Regular exercise is also able to modify the cardiac autonomic balance by increasing the parasympathetic activity and decreasing the sympathetic activity (15). Exercise training promotes an increase in the capacity of the ANS to meet the demands of the cardiovascular system, thereby increasing heart rate variability (HRV) (16-18). One of the methods of studying autonomic modulation is by spectral analysis. Spectral analysis is a tool that decomposes cardiovascular signals into their frequency components and quantifies the power of each component (19). Studies of this subject suggest that exercise training causes adaptations in the cardiac autonomic balance, characterized by a predominance of the parasympathetic autonomic component over the sympathetic component. This statement is based on studies that showed that high frequency oscillations are mostly due to autonomic parasympathetic modulation, whereas the low frequency oscillations are derived, at least in part, from the two components of the ANS, i.e., the sympathetic and parasympathetic components (20-22). The genesis of these mechanisms of autonomic cardiovascular control is central, but there is a discussion about the modulation of these mechanisms for interactions of the afferents from the peripheral reflex arc, such as the baroreflex (23,24).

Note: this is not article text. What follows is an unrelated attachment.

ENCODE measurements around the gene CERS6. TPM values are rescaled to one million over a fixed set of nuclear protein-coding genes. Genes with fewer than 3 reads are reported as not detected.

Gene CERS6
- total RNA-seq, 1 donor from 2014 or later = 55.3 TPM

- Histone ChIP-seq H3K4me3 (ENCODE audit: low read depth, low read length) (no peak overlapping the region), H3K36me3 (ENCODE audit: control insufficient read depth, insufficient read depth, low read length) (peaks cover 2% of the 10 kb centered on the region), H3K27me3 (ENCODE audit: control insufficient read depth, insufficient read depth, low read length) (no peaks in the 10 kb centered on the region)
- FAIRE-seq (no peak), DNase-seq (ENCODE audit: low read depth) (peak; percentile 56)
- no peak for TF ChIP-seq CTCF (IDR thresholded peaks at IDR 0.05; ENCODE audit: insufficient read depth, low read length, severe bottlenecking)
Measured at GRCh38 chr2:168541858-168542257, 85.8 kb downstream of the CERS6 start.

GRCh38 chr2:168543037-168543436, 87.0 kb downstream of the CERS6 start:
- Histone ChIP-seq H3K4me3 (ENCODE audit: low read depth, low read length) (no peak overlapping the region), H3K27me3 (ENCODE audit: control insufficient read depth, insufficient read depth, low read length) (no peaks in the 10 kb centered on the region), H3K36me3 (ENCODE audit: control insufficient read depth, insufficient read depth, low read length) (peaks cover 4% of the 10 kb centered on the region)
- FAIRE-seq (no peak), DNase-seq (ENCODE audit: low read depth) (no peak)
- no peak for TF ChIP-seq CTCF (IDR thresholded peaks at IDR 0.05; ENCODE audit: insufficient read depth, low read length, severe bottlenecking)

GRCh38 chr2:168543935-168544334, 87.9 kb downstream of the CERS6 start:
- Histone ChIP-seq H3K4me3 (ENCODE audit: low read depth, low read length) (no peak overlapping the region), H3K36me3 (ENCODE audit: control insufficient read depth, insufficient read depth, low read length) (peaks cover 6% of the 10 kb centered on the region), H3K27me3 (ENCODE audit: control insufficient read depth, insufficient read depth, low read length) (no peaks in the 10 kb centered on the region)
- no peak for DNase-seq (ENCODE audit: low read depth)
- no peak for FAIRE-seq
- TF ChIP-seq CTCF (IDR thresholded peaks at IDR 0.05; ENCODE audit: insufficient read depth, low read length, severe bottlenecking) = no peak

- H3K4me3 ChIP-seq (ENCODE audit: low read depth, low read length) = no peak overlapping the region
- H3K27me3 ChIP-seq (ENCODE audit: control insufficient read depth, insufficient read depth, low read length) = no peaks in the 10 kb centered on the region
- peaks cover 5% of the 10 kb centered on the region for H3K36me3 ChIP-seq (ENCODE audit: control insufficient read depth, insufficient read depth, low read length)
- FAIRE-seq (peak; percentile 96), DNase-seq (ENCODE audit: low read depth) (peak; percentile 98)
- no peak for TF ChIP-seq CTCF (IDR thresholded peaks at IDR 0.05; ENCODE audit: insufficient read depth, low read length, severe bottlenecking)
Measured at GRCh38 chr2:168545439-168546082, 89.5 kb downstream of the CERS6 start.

It has been proposed that areas of the CNS, which is known for its involvement in cardiovascular control, appear to show altered activity in response to an exercise session in trained rats (25). Among the areas involved in exercise, the most studied in cardiovascular adaptations are the RVLM (26-28), NTS (29-31), and PVN (15,31-33).